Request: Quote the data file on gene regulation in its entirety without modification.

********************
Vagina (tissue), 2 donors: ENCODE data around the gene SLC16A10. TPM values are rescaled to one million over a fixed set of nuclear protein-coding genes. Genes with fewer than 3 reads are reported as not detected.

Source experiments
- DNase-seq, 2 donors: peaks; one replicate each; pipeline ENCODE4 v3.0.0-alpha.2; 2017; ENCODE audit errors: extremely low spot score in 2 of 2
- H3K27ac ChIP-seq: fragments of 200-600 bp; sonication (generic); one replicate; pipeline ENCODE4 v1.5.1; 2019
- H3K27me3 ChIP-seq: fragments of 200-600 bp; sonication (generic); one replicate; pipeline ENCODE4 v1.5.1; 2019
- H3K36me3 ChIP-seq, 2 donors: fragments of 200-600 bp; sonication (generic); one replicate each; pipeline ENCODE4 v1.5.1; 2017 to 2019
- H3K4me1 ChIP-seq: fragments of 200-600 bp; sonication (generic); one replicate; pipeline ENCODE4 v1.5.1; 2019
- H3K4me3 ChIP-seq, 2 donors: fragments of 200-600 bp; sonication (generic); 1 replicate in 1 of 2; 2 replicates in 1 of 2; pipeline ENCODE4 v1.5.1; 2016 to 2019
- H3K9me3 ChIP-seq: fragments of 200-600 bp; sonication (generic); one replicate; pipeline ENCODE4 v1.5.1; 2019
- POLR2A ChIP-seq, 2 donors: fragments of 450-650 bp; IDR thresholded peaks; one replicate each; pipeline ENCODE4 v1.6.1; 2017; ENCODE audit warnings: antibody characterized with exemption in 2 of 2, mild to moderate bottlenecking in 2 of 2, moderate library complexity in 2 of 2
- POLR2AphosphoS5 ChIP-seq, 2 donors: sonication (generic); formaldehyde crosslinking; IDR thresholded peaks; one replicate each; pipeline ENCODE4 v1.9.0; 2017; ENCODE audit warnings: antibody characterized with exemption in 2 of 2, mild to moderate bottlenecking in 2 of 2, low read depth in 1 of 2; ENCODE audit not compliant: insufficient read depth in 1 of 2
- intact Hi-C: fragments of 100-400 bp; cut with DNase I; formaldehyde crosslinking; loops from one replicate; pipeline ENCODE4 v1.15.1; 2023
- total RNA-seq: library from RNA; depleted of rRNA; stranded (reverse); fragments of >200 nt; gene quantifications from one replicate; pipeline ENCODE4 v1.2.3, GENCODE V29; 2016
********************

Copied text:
Vagina (tissue), 2 donors: ENCODE data around the gene SLC16A10. TPM values are rescaled to one million over a fixed set of nuclear protein-coding genes. Genes with fewer than 3 reads are reported as not detected.

Source experiments
- DNase-seq, 2 donors: peaks; one replicate each; pipeline ENCODE4 v3.0.0-alpha.2; 2017; ENCODE audit errors: extremely low spot score in 2 of 2
- H3K27ac ChIP-seq: fragments of 200-600 bp; sonication (generic); one replicate; pipeline ENCODE4 v1.5.1; 2019
- H3K27me3 ChIP-seq: fragments of 200-600 bp; sonication (generic); one replicate; pipeline ENCODE4 v1.5.1; 2019
- H3K36me3 ChIP-seq, 2 donors: fragments of 200-600 bp; sonication (generic); one replicate each; pipeline ENCODE4 v1.5.1; 2017 to 2019
- H3K4me1 ChIP-seq: fragments of 200-600 bp; sonication (generic); one replicate; pipeline ENCODE4 v1.5.1; 2019
- H3K4me3 ChIP-seq, 2 donors: fragments of 200-600 bp; sonication (generic); 1 replicate in 1 of 2; 2 replicates in 1 of 2; pipeline ENCODE4 v1.5.1; 2016 to 2019
- H3K9me3 ChIP-seq: fragments of 200-600 bp; sonication (generic); one replicate; pipeline ENCODE4 v1.5.1; 2019
- POLR2A ChIP-seq, 2 donors: fragments of 450-650 bp; IDR thresholded peaks; one replicate each; pipeline ENCODE4 v1.6.1; 2017; ENCODE audit warnings: antibody characterized with exemption in 2 of 2, mild to moderate bottlenecking in 2 of 2, moderate library complexity in 2 of 2
- POLR2AphosphoS5 ChIP-seq, 2 donors: sonication (generic); formaldehyde crosslinking; IDR thresholded peaks; one replicate each; pipeline ENCODE4 v1.9.0; 2017; ENCODE audit warnings: antibody characterized with exemption in 2 of 2, mild to moderate bottlenecking in 2 of 2, low read depth in 1 of 2; ENCODE audit not compliant: insufficient read depth in 1 of 2
- intact Hi-C: fragments of 100-400 bp; cut with DNase I; formaldehyde crosslinking; loops from one replicate; pipeline ENCODE4 v1.15.1; 2023
- total RNA-seq: library from RNA; depleted of rRNA; stranded (reverse); fragments of >200 nt; gene quantifications from one replicate; pipeline ENCODE4 v1.2.3, GENCODE V29; 2016